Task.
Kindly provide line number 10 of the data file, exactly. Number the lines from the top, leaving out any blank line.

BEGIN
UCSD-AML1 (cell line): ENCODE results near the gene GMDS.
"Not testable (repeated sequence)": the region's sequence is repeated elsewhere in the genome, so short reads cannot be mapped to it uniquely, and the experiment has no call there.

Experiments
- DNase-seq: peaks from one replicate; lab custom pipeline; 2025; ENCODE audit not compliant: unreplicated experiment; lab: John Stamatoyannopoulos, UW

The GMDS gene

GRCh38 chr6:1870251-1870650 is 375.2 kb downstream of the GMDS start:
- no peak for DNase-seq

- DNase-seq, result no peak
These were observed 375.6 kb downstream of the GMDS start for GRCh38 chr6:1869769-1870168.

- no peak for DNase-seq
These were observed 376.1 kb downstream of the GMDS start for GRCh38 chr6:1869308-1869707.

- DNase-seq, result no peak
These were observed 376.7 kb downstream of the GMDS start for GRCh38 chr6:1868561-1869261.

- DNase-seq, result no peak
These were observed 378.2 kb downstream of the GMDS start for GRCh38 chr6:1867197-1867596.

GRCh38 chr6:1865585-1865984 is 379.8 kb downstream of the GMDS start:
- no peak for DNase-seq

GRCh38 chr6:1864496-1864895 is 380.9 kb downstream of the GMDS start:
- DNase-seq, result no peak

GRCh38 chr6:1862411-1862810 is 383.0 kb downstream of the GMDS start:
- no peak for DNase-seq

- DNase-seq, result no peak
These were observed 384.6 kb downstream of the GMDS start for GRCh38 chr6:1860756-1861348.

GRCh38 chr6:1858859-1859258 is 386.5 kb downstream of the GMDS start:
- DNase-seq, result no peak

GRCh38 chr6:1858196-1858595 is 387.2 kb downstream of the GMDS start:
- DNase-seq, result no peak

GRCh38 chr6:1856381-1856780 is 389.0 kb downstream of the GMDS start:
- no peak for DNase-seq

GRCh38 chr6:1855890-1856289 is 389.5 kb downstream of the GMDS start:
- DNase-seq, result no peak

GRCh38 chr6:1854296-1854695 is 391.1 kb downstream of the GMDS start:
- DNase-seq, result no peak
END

- no peak for DNase-seq